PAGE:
Content warning: the following story discusses suicide and may be disturbing for some readers. “It’s wild because everyone mocks Gywneth Paltrow and Goop, yet still supports the very image of wellness they’ve created,” Rachael Akhidenor, the founder of ethical label Self Care, tells Vogue via email. “As a society, we’ve affirmed the wellness and self-care brands that promulgate the narrative that living well is for the white, thin, female and privileged. So it’s no wonder that this is being reflected in [our] yoga and meditation classes, and evident in the mental health statistics.” Akhidenor is describing what propelled her forward on her quest to push back against the lack of diversity in the global wellness industry and eventually led her to create a label that actively fights for greater representation. She created Self Care by launching with a line of T-shirts to invite people of all backgrounds into the discussions around wellness. “I branded my label to focus on advocating for self-care for all. But it’s been a challenge. Namely because, before the Black Lives Matter movement, people didn’t really think this was an issue. Or if they did, they weren’t talking about it.” Here, Akhidenor talks to Vogue about her Melbourne-based brand, how it straddles the fashion and beauty industries and the changes she would like to see come to fruition. Tell me about the idea behind your label, what propelled you to start Self Care?“My brand Self Care is an ethical label that promotes and educates on self-care for all. I was perplexed by why the imagery and conversation around self-care only seemed to only include those who were white, thin and privileged, so I set out to create a brand that challenged this. I wanted to create a label that invited everyone into the conversation, especially those marginalised by the current image of wellness in Australia. We promote and educate through our merch and considered content creation. Our merch, also, empowers others to promote the concept of ‘self-care’ to anyone and everyone who sees them. We call it ‘wearable activism’ because you are what you wear whether you are aware of it or not.” What was your professional background before launching the label—did you study fashion or business?“As a result of having an exceptionally long university degree (seven years), I launched my label whilst still at university. I am currently in my final year of that degree (studying a double degree of Law/Commerce (Marketing) and a Diploma of Languages (Mandarin)). Having such a dense university degree taught me a lot about discipline and grit—skills that have been invaluable when it came to starting and running my business. Prior to launching my label, I worked for four years for a high-end Australian designer. Being on the shop floor and communicating with customers, I gained a lot of knowledge around styling, customer service and how we use clothes to make a statement. I am also a freelance copywriter and somewhat of a brand strategist, dabbling in design and content creation for other small and medium-sized businesses. It was in my work as a freelancer that fuelled my passion for self-care and wellness as many of my clients were in the wellness industry. It also taught me about the power of branding and creating community around a shared vision, which has carried through to the work I do with my label.” It’s an ethical label. What does this mean and how does it inform how the brand functions?“Being an ethical label means all our merch is ethically made. This means our manufacturers all have the Ethical Clothing Australia accreditation. So everything—from the tees themselves to the clothing labels inside the tees—are ethically made here in Australia. Being an ethical label guides everything we do. We want to be able to empower people to advocate for self-care through what they wear. It’s the entire concept of ‘wearable activism’. But we also can’t ignore the fact that we are putting products out into the world. Being mindful of this, I wanted to ensure that our product was as ethical as possible, one that supports the local manufacturing industry. There’s no denying that producing products in Australia that [are] ethically made has its financial setbacks. So when I say, being an ethical label guides everything we do, it truly does. It means our margins are smaller, as we want to sell at a price that’s still competitive in the market. This means, as a brand, we run quite lean. We don’t have the budgets of other businesses that manufacture in China and India, so we have to be creative. It’s important, though, to show our community that we are steadfast in our values. I want to make a brand that not only changes culture but benefits the community. This is what it means to be a conscious business. I want to show people that it is possible.” What have you found in terms of the lack of diversity in wellness during your research and in launching the brand?“I had reached out to most of the main Australian fashion publications at the beginning of the year, saying I had created a brand that was focused on inviting everyone into the conversation of self-care (BIPOCs, men, the LGBTQIA+ community and other marginalised groups). None of them thought it was an issue worth talking about. The reason for this was likely because many of the editors and writers in the media are white and female. It’s a clear example of systematic oppression and how the structures of society fuel race disparity. Unless there is someone in the boardroom and making the decisions who is either a member of a marginalised group or is open to hearing the stories of marginalised groups, we won’t be given the space to talk about them. It was incredibly frustrating. Because I knew there was an issue and I felt like no one was listening. I feel really grateful for the Black Lives Matter movement because it has cut through the culture in a way that, I believe, is unprecedented. Without it, I don’t think I would have had the space to talk about diversity and wellness on such a huge platform.” What impact do you think this has on people who might not see any representation of themselves in the Australian wellness industry?“The impact is immense. Representation is so incredibly important, and I believe, it’s how we can make real change. Often I am told that wellness is privileged and elitist. I understand this sentiment. But if money was the sole issue at play here, then why is [it] that men are so overrepresented in the mental health statistics? Why is that men are three times more likely to die by suicide in comparison to women and yet, they are the most financially successful in our society? Without seeing men, POCs, members of the LGBTQIA+ community and other marginalised groups talking about wellness, mental health and self-care, we won’t believe it is for us.” What changes would you like to see in the Australian wellness industry?“On an elementary level, I would like to see more diversity and representation in the imagery of wellness and self-care. That’s where I think brands play such an important role. Instead of websites and Instagrams filled with thin, white women and branding it as ‘wellness’, let’s see POCs, let’s see men, let’s see trans people. Let’s change the image of wellness so that it speaks to everyone.” You’ve just dropped a new line of T-shirts—what are some of the new pieces you’ve released?“We have just released three additional ‘Merch Tees’ which I’m really excited about. Namely, because they’re colourful and help lighten the conversation and image of self-care from being quite serious to something much more uplifting and fun. The tie-dyed merch is hand dyed by me, so each tee is entirely unique in colour and pattern. Especially in the wintertime, for me, the very act of wearing colour is self-care because of the uplift in mood and energy that wearing bright colours brings.” instagram You’ve also partnered with Lifeline, why was this an important cause to support?“Yes, we have partnered with Lifeline, Australia. It truly does warm my heart to know we can give back to an organisation that does so much amazing and important work in this space. We donate $5 from every ‘Merch Tee’ sold to Lifeline. It’s an important cause because Lifeline is on the ground, doing the work. I couldn’t imagine the state of our community if we didn’t have an organisation like them providing crisis support 24/7. People often say that self-care is frivolous. But when you look at the numbers—that eight people [commit] suicide in Australia each day, and for every suicide, there are roughly 30 people who attempt [it]—it really puts all of it into perspective. It just reminds me why we do this work, why we look after our mental, physical and spiritual health. It’s important.” What does wellness mean to you?“For me, wellness means to live well. It’s not about drinking green juice or going to yoga ‘X’ amount of times per week. It’s much deeper than that. For me, it’s about living in alignment with my values and being my own best friend. Self-compassion and the knowledge that I truly am doing my best at any given moment help me live a beautiful, fulfilled life.” If you or someone you love is in crisis or needs support right now, please call Lifeline on 13 11 14 or Suicide Call Back Service 1300 659 467. Young people aged 5 to 25 years can call Kids Helpline on 1800 55 1800.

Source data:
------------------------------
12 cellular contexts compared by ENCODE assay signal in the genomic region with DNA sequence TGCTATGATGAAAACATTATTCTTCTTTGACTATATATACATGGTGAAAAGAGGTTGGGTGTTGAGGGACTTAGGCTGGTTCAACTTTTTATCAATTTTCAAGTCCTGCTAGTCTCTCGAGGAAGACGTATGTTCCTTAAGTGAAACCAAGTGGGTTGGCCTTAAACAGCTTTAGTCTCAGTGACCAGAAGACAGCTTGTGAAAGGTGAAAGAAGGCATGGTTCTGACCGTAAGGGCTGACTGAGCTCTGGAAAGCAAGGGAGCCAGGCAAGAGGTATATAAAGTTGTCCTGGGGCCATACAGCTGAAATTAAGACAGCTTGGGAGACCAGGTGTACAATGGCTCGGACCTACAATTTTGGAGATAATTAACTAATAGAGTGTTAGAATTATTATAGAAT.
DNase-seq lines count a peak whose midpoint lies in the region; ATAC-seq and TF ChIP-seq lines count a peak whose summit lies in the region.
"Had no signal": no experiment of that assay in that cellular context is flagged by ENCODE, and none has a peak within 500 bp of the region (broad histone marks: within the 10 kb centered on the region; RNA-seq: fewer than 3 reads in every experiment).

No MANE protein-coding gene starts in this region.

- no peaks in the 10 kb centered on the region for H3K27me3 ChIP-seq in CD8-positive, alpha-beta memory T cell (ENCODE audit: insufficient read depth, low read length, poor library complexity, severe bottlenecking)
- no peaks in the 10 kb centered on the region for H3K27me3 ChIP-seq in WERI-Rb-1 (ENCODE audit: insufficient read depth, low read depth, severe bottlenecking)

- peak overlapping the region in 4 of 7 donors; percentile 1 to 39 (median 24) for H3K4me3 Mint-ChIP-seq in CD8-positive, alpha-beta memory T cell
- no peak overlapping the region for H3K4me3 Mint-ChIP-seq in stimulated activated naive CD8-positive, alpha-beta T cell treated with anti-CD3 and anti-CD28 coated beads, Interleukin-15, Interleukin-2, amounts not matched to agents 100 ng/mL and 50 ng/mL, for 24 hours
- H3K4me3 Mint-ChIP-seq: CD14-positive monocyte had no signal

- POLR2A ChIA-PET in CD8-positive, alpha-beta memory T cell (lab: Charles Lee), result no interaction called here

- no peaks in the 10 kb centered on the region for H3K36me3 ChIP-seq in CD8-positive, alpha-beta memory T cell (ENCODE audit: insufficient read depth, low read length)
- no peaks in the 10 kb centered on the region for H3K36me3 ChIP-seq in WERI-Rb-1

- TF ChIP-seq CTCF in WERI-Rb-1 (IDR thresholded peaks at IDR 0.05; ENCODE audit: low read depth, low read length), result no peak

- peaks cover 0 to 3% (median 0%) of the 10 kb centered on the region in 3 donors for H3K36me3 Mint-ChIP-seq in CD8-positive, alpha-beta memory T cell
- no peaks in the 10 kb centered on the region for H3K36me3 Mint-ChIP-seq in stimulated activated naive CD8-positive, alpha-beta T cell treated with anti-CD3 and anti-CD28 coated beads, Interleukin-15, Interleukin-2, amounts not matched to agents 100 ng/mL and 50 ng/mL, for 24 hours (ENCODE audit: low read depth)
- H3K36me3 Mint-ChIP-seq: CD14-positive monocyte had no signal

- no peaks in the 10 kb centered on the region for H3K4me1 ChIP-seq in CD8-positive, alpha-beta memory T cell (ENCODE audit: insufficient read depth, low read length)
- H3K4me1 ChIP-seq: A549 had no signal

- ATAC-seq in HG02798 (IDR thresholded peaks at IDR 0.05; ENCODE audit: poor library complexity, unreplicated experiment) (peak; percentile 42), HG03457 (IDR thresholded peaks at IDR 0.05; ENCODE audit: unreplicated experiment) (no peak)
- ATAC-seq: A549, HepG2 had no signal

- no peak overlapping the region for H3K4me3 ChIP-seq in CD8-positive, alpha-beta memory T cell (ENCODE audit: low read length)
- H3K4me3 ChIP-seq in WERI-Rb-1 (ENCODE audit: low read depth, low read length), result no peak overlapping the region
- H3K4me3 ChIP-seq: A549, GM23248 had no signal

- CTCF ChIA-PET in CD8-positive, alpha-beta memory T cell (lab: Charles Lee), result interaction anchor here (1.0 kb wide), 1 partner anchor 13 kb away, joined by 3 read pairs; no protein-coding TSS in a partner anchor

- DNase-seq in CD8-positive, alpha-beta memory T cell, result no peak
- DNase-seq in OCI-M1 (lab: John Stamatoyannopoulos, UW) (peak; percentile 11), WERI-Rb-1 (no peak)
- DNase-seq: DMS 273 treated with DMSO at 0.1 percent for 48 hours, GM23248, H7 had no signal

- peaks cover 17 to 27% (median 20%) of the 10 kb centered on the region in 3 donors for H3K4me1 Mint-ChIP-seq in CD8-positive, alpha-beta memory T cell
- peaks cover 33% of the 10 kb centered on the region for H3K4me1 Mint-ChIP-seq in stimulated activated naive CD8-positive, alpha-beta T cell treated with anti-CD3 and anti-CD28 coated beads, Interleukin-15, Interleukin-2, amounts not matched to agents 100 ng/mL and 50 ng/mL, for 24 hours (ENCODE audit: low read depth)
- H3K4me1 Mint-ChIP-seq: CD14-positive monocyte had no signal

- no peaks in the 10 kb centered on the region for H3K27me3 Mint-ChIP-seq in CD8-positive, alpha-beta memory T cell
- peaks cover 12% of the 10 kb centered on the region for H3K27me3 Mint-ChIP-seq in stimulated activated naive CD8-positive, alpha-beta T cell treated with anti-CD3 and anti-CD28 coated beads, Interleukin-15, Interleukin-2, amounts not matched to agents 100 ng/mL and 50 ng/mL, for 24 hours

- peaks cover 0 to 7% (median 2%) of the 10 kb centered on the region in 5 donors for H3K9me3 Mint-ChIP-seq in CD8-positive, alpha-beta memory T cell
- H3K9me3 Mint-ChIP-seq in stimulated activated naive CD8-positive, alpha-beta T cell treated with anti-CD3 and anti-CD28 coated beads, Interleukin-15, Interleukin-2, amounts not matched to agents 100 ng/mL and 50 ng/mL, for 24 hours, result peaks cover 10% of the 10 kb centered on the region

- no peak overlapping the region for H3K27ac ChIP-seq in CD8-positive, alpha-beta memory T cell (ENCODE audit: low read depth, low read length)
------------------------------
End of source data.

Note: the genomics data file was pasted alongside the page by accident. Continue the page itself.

Original article published by @VogueAustralia >